State environmentalists are putting a twist on recycling. A new program returns material dredged from the Inland Bays back to the marshland it came from.
“We want to target areas where they are dredging and there is a need for marsh replenishment,” said Alison Rogerson, an environmental scientists with Department of Natural Resouces and Environmental Control.
DNREC and Center for the Inland Bays employees together developed a plan to use DNREC's dredging equipment to rebuild marshland washed away by rising tides. As a test, instead of dredging the Inland Bays and placing all the spoils on a landfill, the groups developed a plan to spray 10 percent of dredged materials onto sinking marshland. The rest is water.
It took some tweaking of existing equipment, but in February the groups gave the improvised technology a try, spraying about five acres of Pepper Creek marshland.
“We think it's been a success. There's been good regrowth of the marsh grass in the areas that we've sprayed,” Rogerson said.
Spraying stopped over the summer months so as not to interfere with the fishing season or nesting birds or other wildlife, Rogerson said.
Dredging in the area of Pepper and Vine creeks resumed about a week ago and will continue over the next three months. Sally Boswell, education and outreach coordinator for CIB, said restarting the dredging project has coincided with Sea Level Rise Awareness Week.
Two dredging boats suck out sludge from the bottom of the channel and dispose of the spoils. One uses a long line to deposit the sludge onto a patch of nearby land, while the other sprays a 30- to 40-foot arch of water and sludge onto the marsh. Only windy weather prevents spraying. Otherwise, Wilson said, the equipment will operate 10 hours a day, four days a week through the end of December.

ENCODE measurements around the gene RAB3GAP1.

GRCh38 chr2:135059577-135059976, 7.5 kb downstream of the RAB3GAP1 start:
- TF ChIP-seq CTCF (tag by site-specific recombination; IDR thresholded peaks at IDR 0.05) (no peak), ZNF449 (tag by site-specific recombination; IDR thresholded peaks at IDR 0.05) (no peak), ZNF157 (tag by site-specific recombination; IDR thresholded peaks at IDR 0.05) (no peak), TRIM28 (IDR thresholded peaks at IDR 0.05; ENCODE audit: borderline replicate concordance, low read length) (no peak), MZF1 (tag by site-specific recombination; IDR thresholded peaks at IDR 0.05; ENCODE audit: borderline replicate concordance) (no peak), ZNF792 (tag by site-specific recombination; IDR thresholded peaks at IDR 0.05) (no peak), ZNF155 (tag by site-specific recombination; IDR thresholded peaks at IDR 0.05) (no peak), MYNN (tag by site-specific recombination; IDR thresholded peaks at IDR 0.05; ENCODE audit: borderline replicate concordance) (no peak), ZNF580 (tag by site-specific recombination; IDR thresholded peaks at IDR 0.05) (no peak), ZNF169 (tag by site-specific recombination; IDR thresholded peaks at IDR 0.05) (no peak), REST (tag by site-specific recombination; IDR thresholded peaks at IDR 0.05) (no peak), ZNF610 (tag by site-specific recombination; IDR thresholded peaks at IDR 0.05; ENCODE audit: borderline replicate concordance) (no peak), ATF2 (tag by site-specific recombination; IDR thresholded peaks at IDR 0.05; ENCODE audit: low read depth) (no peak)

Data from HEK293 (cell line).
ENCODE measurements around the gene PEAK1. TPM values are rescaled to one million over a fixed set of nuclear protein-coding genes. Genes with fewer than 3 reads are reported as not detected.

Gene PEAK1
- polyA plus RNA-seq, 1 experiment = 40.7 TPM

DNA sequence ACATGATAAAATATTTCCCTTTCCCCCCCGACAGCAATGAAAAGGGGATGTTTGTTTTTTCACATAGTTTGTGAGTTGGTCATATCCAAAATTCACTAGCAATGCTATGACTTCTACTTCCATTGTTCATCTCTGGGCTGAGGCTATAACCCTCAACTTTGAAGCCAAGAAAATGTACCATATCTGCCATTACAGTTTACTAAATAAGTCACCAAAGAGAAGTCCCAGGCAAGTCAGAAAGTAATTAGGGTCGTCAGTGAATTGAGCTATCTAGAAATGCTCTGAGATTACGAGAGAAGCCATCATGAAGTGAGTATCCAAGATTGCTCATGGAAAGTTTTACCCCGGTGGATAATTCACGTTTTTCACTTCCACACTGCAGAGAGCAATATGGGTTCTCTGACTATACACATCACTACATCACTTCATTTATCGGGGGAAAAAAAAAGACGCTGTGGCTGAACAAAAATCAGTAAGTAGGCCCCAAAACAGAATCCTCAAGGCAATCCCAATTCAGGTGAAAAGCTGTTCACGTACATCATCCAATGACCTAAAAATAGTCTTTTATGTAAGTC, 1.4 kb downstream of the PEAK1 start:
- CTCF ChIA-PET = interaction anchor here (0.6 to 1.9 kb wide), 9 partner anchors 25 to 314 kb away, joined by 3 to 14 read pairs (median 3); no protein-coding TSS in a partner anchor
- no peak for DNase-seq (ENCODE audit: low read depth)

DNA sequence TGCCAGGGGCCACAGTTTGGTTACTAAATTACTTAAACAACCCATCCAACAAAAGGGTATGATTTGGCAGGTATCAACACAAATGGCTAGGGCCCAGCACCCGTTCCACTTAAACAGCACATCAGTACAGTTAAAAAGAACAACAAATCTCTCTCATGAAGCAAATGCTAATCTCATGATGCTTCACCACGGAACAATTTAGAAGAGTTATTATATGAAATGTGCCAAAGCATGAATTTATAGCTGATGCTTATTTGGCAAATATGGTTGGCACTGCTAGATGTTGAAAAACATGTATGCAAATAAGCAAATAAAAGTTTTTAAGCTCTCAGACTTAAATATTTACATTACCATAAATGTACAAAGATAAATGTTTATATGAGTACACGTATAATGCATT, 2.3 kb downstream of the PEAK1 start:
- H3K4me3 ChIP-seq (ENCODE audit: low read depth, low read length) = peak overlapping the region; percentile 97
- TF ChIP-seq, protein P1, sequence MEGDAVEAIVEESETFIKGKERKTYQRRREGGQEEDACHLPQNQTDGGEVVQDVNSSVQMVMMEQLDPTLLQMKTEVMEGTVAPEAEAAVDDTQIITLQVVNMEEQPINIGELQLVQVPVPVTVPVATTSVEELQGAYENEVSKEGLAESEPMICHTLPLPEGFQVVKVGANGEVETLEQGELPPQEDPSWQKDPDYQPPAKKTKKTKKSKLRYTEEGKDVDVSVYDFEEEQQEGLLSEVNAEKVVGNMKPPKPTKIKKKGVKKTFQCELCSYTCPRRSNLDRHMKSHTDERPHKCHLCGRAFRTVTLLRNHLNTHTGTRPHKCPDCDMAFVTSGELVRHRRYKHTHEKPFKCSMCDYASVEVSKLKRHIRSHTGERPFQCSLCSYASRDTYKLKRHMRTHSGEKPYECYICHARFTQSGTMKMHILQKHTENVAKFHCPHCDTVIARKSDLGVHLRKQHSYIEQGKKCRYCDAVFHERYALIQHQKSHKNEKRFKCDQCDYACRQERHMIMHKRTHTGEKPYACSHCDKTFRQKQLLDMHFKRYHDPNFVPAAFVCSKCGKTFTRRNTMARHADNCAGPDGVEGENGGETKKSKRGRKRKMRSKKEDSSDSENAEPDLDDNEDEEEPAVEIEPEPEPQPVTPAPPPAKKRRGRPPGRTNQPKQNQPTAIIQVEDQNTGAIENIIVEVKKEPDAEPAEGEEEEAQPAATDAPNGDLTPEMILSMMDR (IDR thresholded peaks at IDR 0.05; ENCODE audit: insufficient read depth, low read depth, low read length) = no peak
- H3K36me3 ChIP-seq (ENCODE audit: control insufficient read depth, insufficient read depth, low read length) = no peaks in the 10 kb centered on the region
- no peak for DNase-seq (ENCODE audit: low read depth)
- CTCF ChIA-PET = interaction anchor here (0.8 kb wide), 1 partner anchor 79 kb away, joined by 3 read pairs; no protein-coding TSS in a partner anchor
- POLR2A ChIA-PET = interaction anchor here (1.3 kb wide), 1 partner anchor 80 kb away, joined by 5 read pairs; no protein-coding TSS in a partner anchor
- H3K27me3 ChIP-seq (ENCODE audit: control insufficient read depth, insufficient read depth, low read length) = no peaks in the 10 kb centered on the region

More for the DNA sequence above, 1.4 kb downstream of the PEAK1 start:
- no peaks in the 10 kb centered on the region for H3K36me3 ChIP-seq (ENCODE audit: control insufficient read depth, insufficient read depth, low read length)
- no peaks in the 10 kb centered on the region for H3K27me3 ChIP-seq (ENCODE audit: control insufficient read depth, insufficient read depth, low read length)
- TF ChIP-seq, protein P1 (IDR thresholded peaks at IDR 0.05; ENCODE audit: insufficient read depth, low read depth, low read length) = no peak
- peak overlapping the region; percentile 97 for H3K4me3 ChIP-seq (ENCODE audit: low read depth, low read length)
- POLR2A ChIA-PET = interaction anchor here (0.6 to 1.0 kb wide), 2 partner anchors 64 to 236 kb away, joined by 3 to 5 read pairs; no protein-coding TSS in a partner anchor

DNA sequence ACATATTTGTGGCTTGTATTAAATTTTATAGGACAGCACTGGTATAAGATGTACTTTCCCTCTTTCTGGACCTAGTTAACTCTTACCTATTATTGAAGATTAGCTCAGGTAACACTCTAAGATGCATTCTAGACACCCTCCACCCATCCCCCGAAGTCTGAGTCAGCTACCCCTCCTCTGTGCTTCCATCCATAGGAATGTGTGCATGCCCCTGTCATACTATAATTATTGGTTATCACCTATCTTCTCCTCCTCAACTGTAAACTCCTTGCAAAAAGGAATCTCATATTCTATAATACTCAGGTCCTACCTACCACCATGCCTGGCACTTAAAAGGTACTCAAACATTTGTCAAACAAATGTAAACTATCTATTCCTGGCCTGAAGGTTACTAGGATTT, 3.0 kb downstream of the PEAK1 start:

“Mud is flowing through the marsh, and that's what we want,” said Bart Wilson, science coordinator for the Center for the Inland Bays.
A $70,000 EPA grant helped fund the project, but Rogerson said expenses have been minimal; only half the grant has been spent so far. She said fuel, hay bales to stabilize sludge in some areas and the cost of moving the equipment have been the major costs so far.
Rogerson said officials researched marsh replenishment projects in Louisiana and Texas before embarking on the current undertaking. DNREC officials also made sure there are no metals or polycarbons in the sludge that is sprayed onto the marsh.
“Tides are coming in higher and higher, and this marsh will be behind the game,” Rogerson said of the need to rebuild the marshland.
Based on the success of the Pepper Creek dredging, a similar project in Indian River is in the works for next year, Rogerson said.
DNREC scientists are targeting marshland near the Indian River dam where Route 24 crosses the river. The sinking marshland is close to DNREC's next dredging project, and would benefit from spray replenishment, she said.
Besides marshland replenishment, Rogerson said, scientists are considering using the spray process to recreate marshes that have washed away. Photos of marshland taken years ago would be compared to recent photos to determine areas that no longer exist, she said.
Scientists are keeping records of the marsh replenishment program, and intend to write a guidebook for others who may be interested in the process, Rogerson said. They may present their findings at future conferences as well, she said.
“In the future, it would be nice to say we will reuse 100 percent of the dredging material,” Wilson said.